WACO, Texas (KWTX) Baylor University, in a federal court filing, says it agrees to produce a spreadsheet detailing all sexual assaults brought to the attention of the school since 2003 “to the extent the records are available and still exist.”
The motion was filed Friday in an ongoing fight over discovery in a Title IX lawsuit filed against the university by 10 Jane Doe plaintiffs.
The motion says the spreadsheet would include the following details about sexual assaults from Jan. 1, 2003 through February 2016, which is the month in which the last of the sexual assaults alleged in the suit occurred:
• Date of alleged assault;
• Date alleged assault was reported to a Baylor employee;
• Whether alleged victim was Baylor student;
• Gender of alleged victim;
• Gender of alleged assailant;
(Where it is unclear whether the alleged assailant was a Baylor student or not, that information will also be provided.)
• Whether Baylor knew the identity of the alleged victim;
• Whether Baylor knew the identity of the alleged assailant;
• Whether the alleged victim asked Baylor to keep the alleged assailant’s identity confidential;
• The location where the alleged assault occurred;
• How Baylor learned of alleged assault;
• The specific offices or type of Baylor personnel who were made aware of the alleged assault;2 and,
• Disposition of the complaint.
The spreadsheets “will provide a comprehensive overview of available information while protecting student privacy, thus avoiding the necessity of sending (Family Educational Rights and Privacy Act) notices,” the filing says.
The university asked for 30 days in which to prepare spreadsheets dating back to 2011 and an additional 30 days for those covering the years 2003 to 2010.
“Baylor has made a proposal to the court regarding contested issues in pending litigation,” the university said in a statement Monday.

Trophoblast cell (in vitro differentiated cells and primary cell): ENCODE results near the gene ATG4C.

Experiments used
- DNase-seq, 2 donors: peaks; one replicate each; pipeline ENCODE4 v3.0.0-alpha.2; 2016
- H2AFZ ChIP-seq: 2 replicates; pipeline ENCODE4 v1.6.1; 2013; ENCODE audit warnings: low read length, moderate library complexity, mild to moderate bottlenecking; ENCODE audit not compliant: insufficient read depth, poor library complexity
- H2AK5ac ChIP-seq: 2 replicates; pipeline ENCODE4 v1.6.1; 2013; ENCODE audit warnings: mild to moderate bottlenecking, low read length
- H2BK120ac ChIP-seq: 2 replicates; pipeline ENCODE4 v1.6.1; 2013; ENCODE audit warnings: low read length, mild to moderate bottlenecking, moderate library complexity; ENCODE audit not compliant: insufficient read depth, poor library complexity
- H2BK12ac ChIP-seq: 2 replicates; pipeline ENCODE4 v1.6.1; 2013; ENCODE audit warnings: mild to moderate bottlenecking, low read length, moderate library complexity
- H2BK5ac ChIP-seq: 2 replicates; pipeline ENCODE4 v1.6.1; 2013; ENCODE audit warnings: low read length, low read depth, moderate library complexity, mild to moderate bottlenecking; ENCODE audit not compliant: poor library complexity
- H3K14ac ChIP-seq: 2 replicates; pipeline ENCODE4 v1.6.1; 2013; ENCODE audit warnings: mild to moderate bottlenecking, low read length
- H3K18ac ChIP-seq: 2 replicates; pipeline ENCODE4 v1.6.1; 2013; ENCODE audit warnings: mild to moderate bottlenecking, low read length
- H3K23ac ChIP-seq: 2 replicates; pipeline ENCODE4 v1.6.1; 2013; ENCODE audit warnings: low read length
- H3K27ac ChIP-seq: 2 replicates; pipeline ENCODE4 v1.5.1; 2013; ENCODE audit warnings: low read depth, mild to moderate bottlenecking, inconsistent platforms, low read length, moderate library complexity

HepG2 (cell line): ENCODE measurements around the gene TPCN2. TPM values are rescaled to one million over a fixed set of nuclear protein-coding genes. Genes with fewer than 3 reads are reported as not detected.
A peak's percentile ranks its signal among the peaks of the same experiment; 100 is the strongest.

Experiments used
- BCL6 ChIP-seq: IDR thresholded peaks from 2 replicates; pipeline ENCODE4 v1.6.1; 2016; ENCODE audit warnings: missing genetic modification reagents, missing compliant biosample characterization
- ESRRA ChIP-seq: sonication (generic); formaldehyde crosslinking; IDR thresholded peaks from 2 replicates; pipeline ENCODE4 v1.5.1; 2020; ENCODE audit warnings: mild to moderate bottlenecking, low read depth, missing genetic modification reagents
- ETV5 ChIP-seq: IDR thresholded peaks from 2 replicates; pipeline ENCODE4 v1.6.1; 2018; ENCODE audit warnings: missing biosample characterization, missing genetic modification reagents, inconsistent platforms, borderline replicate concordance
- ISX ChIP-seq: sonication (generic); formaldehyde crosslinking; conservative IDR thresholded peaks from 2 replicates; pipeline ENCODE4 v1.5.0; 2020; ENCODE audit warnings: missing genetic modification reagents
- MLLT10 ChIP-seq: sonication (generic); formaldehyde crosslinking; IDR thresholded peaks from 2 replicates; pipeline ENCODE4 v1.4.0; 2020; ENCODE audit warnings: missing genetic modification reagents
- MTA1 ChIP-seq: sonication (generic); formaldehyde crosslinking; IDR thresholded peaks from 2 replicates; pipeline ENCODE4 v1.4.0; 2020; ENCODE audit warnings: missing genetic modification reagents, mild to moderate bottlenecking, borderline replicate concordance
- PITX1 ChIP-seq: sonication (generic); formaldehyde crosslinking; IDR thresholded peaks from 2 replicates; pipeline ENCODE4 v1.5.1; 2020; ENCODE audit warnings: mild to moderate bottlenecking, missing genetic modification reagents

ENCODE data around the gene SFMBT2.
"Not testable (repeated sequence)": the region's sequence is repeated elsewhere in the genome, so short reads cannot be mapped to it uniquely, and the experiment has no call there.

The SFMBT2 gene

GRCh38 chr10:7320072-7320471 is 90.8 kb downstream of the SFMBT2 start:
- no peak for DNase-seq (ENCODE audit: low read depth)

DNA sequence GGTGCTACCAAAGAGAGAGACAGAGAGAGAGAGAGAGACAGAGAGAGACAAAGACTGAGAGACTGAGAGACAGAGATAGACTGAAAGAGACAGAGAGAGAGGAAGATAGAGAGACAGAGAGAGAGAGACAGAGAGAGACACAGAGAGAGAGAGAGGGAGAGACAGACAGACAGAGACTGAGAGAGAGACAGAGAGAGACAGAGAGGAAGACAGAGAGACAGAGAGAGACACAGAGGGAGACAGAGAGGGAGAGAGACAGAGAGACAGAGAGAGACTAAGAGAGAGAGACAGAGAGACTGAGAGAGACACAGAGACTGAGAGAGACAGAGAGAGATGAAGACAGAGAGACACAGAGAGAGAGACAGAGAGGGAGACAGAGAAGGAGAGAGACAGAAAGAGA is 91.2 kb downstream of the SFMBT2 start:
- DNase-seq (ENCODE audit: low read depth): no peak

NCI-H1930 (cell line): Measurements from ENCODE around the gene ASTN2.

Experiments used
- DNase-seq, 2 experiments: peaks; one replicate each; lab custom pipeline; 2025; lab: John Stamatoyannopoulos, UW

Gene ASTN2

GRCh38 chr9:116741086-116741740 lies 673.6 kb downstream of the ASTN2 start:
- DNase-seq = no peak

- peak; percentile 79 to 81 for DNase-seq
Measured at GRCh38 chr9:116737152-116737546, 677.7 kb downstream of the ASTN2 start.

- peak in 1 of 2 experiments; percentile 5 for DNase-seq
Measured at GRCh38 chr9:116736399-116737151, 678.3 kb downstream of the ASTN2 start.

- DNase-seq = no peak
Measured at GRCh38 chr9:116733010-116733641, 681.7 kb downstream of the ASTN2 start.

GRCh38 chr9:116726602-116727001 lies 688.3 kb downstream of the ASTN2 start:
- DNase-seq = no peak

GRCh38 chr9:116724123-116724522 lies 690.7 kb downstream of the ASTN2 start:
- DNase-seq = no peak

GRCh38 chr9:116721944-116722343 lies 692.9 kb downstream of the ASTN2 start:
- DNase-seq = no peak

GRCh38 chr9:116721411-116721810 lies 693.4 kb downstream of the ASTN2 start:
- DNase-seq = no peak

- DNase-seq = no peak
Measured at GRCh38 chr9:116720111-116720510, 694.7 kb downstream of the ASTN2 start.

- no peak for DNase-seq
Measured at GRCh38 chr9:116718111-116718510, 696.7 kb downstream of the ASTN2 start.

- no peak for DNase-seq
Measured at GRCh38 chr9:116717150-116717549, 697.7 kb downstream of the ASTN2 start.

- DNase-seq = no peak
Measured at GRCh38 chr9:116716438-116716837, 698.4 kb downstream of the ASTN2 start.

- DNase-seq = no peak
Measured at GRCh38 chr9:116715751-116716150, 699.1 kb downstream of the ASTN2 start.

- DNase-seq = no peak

“The court has not yet ruled on this proposal. This information has yet to be compiled and is separate from the investigation conducted by Pepper Hamilton."
The Jane Doe plaintiffs and the university are in a legal battle over disclosure of the work product and other details stemming from the Pepper Hamilton review of the school’s handling of sexual assaults.
The scathing report the law firm delivered to the school’s Board of Regents in May 2015 led to the firing of head coach Art Briles, the reassignment of Chancellor and President Ken Starr and the suspension of athletic director Ian McCaw.
Starr and McCaw have since severed ties with the university.
McCaw is now athletic director at Liberty University in Lynchburg, Va.
The regents released a 13-page findings of fact document that didn’t identify any specific cases or name Briles or any other individual.
Baylor maintained that it couldn’t provide any details about the specific cases in which Pepper Hamilton found university and athletic department failures, but five months later, apparently acting on advice of the Los Angeles PR firm G.F. Bunting+Co., made selected regents available for interviews with the Journal, the New York Times, USA Today and Showtime’s “60 Minutes Sports.”